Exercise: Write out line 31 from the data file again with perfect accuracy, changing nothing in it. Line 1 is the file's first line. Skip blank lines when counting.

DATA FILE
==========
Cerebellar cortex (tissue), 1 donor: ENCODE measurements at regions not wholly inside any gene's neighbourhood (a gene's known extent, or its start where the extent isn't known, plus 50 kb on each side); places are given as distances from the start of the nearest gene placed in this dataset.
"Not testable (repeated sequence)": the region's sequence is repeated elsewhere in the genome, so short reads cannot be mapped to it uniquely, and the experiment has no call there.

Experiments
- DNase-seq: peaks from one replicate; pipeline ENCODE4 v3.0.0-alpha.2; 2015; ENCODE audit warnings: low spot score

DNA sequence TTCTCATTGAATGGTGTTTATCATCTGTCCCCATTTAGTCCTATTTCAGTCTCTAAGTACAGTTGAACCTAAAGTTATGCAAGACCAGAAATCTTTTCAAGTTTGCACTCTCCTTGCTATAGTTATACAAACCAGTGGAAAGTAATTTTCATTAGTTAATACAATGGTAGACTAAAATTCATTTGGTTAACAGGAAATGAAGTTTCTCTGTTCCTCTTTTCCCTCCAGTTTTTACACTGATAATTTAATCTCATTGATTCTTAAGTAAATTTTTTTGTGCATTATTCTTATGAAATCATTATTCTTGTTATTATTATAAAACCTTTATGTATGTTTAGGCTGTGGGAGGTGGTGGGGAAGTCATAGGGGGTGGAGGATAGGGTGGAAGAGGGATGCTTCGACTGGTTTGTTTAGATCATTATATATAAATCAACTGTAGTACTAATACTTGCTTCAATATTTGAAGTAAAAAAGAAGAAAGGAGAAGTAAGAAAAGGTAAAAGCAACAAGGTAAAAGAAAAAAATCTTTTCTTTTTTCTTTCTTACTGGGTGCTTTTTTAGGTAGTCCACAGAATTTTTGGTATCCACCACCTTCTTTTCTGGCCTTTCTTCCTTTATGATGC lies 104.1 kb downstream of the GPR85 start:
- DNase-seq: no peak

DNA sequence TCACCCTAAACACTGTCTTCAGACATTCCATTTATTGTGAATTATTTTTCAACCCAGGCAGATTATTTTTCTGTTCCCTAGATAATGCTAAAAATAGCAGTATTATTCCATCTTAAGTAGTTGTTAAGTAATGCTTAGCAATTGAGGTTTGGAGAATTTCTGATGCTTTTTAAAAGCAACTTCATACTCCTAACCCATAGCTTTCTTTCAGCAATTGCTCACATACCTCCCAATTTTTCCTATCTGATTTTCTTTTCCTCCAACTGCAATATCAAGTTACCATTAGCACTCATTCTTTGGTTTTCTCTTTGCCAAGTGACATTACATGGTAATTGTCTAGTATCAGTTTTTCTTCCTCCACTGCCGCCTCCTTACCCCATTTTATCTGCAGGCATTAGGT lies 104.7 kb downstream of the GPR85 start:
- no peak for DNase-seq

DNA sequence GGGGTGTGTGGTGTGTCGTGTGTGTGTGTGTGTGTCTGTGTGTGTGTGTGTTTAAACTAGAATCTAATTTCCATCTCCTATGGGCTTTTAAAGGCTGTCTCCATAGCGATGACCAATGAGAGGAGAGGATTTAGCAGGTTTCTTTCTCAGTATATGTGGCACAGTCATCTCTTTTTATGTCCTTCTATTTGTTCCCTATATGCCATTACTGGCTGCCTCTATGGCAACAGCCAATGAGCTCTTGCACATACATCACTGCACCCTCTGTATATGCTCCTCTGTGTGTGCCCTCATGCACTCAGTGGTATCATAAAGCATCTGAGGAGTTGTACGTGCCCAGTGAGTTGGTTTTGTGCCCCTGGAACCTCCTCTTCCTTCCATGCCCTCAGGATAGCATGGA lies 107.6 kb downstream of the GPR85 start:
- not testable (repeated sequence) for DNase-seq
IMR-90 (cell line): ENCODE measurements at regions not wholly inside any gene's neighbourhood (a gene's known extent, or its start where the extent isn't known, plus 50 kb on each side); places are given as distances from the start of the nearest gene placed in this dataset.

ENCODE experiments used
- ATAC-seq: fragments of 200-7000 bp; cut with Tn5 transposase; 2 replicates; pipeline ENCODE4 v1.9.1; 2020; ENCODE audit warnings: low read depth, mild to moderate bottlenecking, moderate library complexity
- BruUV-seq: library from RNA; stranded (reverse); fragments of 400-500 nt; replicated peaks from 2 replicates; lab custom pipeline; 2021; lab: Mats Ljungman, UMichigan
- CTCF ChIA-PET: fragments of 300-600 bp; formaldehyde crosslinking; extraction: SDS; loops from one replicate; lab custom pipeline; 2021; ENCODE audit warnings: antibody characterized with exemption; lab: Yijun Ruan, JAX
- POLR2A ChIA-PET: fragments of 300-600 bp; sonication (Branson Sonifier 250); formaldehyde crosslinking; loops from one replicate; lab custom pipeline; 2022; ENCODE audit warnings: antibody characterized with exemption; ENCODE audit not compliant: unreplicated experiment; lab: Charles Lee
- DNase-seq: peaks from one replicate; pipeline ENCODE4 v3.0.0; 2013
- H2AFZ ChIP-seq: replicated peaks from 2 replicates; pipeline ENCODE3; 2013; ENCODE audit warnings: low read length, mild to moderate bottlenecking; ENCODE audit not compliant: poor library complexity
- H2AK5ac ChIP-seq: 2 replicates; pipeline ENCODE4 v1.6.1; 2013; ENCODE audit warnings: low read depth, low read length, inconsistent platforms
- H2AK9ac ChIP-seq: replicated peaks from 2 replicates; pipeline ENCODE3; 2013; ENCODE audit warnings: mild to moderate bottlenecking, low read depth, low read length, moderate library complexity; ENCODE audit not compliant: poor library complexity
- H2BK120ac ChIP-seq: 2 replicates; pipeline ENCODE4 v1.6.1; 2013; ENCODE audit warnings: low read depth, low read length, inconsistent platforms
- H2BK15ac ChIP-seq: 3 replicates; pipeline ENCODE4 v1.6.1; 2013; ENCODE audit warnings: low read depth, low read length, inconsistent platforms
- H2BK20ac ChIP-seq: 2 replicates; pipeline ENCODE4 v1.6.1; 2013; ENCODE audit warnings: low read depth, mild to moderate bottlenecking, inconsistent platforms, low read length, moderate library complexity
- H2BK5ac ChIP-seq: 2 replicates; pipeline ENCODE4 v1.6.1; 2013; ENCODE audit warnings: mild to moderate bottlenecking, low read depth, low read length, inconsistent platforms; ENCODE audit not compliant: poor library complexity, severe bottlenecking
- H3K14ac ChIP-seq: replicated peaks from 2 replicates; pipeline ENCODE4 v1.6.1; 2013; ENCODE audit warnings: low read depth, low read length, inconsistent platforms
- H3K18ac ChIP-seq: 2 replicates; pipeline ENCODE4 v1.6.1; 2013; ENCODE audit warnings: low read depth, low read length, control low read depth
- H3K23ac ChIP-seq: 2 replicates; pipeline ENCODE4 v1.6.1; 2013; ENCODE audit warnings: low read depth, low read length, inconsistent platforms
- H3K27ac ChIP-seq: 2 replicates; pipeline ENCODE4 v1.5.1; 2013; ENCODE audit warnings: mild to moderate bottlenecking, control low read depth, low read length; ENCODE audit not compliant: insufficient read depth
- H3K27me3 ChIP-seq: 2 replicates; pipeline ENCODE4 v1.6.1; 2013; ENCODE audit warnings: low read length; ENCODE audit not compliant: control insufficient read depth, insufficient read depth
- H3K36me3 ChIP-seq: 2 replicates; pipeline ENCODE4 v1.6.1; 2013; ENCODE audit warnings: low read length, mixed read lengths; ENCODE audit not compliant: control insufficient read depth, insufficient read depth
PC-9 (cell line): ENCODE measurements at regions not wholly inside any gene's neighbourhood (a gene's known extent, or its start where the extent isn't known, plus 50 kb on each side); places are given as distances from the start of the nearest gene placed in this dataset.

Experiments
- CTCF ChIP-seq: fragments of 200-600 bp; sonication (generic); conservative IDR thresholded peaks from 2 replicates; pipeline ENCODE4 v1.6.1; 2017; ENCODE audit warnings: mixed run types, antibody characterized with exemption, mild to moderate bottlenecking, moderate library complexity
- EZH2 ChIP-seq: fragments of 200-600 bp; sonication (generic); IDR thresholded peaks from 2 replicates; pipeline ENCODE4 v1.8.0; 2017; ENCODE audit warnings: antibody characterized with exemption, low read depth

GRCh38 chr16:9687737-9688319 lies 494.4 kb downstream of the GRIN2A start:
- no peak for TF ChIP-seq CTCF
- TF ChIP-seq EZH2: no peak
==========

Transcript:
PC-9 (cell line): ENCODE measurements at regions not wholly inside any gene's neighbourhood (a gene's known extent, or its start where the extent isn't known, plus 50 kb on each side); places are given as distances from the start of the nearest gene placed in this dataset.